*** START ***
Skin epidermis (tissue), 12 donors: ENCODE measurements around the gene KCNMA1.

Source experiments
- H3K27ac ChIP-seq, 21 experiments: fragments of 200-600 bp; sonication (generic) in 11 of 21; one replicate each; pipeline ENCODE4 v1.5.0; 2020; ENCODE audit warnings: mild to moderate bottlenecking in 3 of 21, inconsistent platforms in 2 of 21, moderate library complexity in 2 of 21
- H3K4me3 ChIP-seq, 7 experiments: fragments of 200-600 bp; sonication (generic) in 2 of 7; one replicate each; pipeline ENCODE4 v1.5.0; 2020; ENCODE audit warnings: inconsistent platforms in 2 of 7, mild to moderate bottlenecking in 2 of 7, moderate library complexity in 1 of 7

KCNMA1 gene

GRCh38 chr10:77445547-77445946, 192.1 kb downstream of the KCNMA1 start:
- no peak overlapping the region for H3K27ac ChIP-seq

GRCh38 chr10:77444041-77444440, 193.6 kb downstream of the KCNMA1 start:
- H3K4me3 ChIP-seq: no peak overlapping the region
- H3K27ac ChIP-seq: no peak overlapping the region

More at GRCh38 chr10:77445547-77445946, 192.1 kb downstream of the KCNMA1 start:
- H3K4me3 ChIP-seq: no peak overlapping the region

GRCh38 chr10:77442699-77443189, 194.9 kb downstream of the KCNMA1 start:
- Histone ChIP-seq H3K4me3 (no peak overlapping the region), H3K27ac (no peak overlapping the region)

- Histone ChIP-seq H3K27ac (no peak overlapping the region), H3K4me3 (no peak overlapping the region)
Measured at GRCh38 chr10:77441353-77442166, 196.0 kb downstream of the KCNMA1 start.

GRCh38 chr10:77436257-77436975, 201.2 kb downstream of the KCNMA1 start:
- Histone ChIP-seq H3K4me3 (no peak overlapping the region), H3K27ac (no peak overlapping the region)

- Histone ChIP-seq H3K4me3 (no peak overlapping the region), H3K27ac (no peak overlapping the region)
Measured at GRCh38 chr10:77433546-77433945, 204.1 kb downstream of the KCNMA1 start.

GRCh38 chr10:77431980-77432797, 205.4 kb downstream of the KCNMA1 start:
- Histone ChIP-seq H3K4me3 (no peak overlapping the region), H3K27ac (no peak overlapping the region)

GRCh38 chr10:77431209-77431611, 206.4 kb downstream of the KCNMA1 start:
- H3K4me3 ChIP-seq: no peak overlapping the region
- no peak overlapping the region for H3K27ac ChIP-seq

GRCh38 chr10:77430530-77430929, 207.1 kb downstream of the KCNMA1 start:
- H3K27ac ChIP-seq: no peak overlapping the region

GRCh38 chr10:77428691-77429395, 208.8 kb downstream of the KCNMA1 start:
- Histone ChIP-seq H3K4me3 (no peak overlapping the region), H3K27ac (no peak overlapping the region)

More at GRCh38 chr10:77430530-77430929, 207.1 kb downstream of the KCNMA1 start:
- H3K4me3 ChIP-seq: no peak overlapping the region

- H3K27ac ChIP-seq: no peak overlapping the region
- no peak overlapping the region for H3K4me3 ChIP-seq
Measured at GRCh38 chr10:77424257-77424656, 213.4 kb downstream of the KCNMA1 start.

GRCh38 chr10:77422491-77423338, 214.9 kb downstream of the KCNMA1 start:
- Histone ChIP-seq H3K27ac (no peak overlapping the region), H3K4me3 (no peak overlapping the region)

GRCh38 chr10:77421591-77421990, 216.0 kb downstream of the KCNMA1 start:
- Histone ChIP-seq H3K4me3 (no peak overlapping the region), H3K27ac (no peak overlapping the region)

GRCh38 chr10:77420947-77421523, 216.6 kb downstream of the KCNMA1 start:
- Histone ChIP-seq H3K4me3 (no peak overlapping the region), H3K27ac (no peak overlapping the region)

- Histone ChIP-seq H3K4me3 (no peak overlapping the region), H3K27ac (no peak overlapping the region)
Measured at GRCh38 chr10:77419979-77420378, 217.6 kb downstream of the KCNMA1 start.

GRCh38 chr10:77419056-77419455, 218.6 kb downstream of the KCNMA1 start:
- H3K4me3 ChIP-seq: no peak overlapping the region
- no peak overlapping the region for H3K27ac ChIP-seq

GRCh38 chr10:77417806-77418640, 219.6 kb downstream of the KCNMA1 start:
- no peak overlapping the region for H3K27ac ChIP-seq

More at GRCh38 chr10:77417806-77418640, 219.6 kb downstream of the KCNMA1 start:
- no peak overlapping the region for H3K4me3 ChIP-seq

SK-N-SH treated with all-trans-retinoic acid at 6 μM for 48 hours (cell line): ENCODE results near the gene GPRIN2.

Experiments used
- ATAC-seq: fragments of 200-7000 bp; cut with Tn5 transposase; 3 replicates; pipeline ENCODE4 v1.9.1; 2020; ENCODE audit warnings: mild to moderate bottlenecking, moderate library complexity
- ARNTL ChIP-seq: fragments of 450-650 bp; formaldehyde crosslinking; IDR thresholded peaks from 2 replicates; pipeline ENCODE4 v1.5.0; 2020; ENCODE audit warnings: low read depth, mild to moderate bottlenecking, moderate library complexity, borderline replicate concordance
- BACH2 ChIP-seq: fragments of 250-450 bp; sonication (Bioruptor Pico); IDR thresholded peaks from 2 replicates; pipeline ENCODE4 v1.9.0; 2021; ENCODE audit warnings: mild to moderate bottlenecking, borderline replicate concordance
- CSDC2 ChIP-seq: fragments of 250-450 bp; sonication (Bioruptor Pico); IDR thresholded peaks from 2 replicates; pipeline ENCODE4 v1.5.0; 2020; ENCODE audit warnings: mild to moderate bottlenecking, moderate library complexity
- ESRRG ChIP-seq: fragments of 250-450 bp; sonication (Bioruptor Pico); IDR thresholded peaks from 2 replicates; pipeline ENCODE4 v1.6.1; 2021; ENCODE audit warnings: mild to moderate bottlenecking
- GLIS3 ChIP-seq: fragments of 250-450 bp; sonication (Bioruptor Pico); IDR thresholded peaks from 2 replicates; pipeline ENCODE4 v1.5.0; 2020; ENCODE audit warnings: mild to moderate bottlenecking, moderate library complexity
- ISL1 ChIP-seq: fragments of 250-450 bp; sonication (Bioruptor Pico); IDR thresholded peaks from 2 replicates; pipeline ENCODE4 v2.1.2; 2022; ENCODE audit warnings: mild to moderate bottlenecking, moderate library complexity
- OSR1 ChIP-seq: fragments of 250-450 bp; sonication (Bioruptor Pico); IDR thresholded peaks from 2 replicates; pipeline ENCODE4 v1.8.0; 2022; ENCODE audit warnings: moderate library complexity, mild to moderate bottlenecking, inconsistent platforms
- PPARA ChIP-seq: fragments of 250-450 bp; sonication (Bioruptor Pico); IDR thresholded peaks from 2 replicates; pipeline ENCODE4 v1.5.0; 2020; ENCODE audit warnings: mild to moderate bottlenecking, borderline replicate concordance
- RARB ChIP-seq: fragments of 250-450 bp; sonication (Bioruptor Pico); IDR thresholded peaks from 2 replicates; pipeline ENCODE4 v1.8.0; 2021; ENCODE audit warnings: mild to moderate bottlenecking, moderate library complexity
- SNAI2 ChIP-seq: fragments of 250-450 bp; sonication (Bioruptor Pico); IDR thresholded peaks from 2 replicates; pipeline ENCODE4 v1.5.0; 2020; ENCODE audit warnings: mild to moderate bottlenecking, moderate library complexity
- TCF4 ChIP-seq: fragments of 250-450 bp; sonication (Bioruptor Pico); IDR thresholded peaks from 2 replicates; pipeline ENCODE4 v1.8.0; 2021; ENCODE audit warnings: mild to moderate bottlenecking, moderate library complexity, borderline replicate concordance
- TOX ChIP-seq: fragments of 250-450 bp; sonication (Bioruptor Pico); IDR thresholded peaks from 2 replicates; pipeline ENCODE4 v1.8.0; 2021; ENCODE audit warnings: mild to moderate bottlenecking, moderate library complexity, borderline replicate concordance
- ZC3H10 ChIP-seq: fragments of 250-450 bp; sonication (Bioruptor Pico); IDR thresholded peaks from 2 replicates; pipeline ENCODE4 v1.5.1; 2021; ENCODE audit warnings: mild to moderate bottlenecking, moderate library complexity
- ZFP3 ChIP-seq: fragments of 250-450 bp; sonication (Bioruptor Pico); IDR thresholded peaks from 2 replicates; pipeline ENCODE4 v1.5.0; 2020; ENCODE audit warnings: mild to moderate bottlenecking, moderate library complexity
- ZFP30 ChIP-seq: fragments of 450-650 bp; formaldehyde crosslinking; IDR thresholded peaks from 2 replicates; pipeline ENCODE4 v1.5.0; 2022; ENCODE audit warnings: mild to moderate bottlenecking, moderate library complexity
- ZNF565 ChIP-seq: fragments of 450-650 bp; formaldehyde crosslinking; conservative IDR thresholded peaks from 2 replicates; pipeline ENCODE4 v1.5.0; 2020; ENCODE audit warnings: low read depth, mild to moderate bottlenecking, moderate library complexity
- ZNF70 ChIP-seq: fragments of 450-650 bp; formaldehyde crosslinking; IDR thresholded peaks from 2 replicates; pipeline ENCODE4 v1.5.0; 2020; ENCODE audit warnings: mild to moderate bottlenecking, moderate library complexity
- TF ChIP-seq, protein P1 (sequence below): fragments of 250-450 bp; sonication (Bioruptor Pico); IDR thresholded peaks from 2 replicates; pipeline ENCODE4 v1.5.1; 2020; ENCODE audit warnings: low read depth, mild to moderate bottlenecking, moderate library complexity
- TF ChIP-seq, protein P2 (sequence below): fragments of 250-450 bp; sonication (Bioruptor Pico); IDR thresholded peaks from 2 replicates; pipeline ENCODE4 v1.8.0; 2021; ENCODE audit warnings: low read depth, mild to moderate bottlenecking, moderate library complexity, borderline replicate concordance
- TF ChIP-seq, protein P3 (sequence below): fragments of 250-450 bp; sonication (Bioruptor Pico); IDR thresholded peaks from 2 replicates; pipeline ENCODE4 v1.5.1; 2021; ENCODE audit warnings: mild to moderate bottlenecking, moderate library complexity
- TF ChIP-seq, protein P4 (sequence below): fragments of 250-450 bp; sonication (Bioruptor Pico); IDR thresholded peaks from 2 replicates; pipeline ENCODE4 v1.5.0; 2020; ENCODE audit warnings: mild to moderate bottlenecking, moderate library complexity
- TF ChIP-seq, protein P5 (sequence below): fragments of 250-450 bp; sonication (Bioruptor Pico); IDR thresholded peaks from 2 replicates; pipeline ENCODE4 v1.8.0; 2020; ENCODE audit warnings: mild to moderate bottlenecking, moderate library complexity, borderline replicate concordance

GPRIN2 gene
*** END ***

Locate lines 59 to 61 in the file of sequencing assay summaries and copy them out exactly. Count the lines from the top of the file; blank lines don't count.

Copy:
- OSR1 ChIP-seq: fragments of 250-450 bp; sonication (Bioruptor Pico); IDR thresholded peaks from 2 replicates; pipeline ENCODE4 v1.8.0; 2022; ENCODE audit warnings: moderate library complexity, mild to moderate bottlenecking, inconsistent platforms
- PPARA ChIP-seq: fragments of 250-450 bp; sonication (Bioruptor Pico); IDR thresholded peaks from 2 replicates; pipeline ENCODE4 v1.5.0; 2020; ENCODE audit warnings: mild to moderate bottlenecking, borderline replicate concordance
- RARB ChIP-seq: fragments of 250-450 bp; sonication (Bioruptor Pico); IDR thresholded peaks from 2 replicates; pipeline ENCODE4 v1.8.0; 2021; ENCODE audit warnings: mild to moderate bottlenecking, moderate library complexity